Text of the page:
The Pandemic Fund Should Invest in Proven Surveillance Approaches

In the Pandemic Fund’s inaugural year—whose first-year performance can determine next year’s fundraising efforts—the Fund has an opportunity to make the case for investment in surveillance in general and a variety of surveillance approaches for pandemic preparedness.

While the term “surveillance” may conjure negative connotations of prying eyes and government overreach, surveillance for pandemic preparedness is not only less sinister, but lifesaving. Common sense dictates that disease surveillance of an epidemic of pandemic potential can trigger local, national, and international actions that can slow the spread and save lives. The Pandemic Fund’s initial focus on surveillance as part of its first call for proposals is therefore welcome and very much needed.

But investing in surveillance writ large or in general is not an investment strategy. Just because you wish to invest in the category of stocks doesn’t mean you can avoid the decision of which stocks to invest in. Similarly, the Pandemic Fund would greatly benefit in helping countries strategically invest in a menu of choices of surveillance approaches, many of which are complementary, and encompassing of laboratory networks and human resources, with surveillance as the broader concept.

In our new policy paper, we share findings from a rapid review and a private convening of experts about the “best buys” of surveillance for pandemic preparedness. Here is what we have learned about what we need to better invest strategically for surveillance: 

There is broad agreement that efforts in pandemic preparedness can be strategically guided by an ex ante menu of surveillance interventions that outlines the costs and benefits to help countries make decisions, including through the WHO Mosaic Framework. This framework poses a kind of menu for decision-making that is distinct from the Joint External Evaluation tool (used for compliance with the International Health Regulations (IHR)) for general direction of the topic of surveillance, but the specifics of what kinds of surveillance to do.

Our rapid review of the evidence found that the costs of such surveillance approaches are quite limited, but there is some evidence base for the effectiveness of these programs. For example, sentinel surveillance (monitoring conducted by a smaller group of health workers, that could be generalizable to a larger segment of the population) appears to have slightly more information on costs compared to three other selected surveillance approaches. However, the effectiveness of one surveillance approach compared to another is not well quantified or measured.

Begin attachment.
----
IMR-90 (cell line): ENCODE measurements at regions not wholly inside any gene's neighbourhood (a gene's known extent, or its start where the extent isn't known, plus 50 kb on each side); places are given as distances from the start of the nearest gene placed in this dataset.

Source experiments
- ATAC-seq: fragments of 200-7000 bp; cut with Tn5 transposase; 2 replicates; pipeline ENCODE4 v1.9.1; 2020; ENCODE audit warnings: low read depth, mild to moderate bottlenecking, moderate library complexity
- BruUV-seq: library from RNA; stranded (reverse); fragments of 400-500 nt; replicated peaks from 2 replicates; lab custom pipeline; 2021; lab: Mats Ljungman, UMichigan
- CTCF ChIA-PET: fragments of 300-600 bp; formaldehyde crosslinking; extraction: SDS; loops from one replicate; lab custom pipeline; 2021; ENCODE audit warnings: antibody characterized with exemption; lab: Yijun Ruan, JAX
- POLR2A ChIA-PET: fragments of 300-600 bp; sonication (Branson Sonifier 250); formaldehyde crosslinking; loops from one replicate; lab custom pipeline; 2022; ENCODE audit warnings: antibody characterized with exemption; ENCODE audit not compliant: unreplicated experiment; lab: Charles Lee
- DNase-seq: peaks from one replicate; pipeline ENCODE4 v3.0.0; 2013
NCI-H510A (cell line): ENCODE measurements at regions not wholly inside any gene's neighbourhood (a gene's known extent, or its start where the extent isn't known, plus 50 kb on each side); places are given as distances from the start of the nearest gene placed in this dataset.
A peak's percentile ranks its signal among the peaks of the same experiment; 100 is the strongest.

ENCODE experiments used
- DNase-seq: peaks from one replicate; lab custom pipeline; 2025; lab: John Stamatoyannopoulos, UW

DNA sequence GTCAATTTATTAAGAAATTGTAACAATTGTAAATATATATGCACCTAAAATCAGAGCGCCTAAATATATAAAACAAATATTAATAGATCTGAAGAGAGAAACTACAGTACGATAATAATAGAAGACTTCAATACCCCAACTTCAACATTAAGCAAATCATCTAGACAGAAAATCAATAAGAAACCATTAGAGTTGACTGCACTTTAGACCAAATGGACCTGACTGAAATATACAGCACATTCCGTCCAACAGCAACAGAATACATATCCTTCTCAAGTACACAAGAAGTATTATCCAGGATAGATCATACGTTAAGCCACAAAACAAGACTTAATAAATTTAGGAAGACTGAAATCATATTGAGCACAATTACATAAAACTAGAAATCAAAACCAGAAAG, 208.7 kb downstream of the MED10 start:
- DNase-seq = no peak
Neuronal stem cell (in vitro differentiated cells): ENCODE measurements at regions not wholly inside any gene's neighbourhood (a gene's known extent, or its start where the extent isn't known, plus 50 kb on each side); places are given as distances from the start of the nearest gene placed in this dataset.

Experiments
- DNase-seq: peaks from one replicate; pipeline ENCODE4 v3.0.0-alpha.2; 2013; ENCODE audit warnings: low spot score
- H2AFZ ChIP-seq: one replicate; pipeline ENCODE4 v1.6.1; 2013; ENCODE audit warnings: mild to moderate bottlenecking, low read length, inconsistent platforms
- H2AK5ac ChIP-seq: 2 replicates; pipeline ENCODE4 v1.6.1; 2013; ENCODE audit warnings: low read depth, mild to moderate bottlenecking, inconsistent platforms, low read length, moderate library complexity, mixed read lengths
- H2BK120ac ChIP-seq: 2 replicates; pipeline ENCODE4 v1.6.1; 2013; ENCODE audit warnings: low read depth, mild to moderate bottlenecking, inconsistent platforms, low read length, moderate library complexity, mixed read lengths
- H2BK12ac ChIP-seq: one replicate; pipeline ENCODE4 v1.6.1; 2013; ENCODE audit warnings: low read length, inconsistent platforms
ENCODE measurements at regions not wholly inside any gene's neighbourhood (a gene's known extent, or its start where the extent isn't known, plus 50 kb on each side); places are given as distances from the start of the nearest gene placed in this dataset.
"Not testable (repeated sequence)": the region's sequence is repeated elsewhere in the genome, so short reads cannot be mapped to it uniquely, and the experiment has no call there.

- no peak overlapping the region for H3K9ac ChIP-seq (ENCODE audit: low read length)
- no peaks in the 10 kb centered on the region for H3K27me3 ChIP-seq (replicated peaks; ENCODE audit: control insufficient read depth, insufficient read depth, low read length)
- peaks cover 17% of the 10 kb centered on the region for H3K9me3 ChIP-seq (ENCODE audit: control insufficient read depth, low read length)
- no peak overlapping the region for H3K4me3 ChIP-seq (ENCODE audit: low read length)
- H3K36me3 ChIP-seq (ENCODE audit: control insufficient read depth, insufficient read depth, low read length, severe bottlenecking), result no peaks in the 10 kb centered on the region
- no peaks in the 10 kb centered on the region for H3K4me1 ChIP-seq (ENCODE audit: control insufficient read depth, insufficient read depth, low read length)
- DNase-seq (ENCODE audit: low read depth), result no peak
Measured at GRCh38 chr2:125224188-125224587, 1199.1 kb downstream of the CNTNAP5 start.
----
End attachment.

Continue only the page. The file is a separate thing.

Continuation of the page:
With a limited knowledge base, the Pandemic Fund should use evaluation to measure the costs and benefits of surveillance—which will also further the Fund’s own investment case and fundraising efforts. The Fund needs independent and rigorous evaluation ex post of the value and impact of preparedness investments (including for surveillance). In doing so, it should also establish a small set of multidimensional metrics of effectiveness of surveillance systems that not only considers the IHR’s concern about timeliness, but also local needs and demands including flexibility of detecting new pathogens, patient care improvement, and use of epidemiologic data for policy decisions.

Concluding thoughts

Though the estimated minimum financial resources needed to adequately finance the Pandemic Fund are marginal compared to what the US spends on domestic health per day (just 0.001 percent), the outlook for public spending on health is bleak and will require significant political will and cooperation to mobilize and sustain the level of investments needed. This makes it all the more important to invest in what works, or the “best buys” of surveillance for pandemic preparedness, before the next pandemic occurs—likely sooner than we think.

Read our policy paper and related work on global health security for further analysis of how the Pandemic Fund can succeed in its first year and beyond, including what we’re watching in this first call for proposals. And join our virtual event on June 20 on strategic investments in surveillance for pandemic preparedness where we’ll discuss this paper and more.


Background on the Pandemic Fund

After many calls for a dedicated financing mechanism to strengthen pandemic prevention, preparedness, and response (PPR), the Pandemic Fund was officially established in September 2022. The Pandemic Fund aims to address critical gaps in low- and middle-income countries and provide long-term financing to strengthen PPR.

However, the Pandemic Fund is severely underfinanced; the estimated need is over $10 billion annually, but commitments as of June 2023 are at only $1.6 billion, with a fund balance of just $1.1 billion. Expressions of interest in its first round of funding totaled over $7 billion, about 24 times the current available envelope.

The Pandemic Fund’s first call for proposals is now closed, and with proposals submitted, the Pandemic Fund’s Technical Advisory Panel is tasked with reviewing eligible proposals before the Governing Board comes to final decisions in July of this year. This first round prioritizes high-impact investments in i) comprehensive disease surveillance and early warning; ii) laboratory systems; and iii) human resources and public health and community workforce capacity, with around $300 million available for these purposes.


CGD blog posts reflect the views of the authors, drawing on prior research and experience in their areas of expertise. CGD is a nonpartisan, independent organization and does not take institutional positions.

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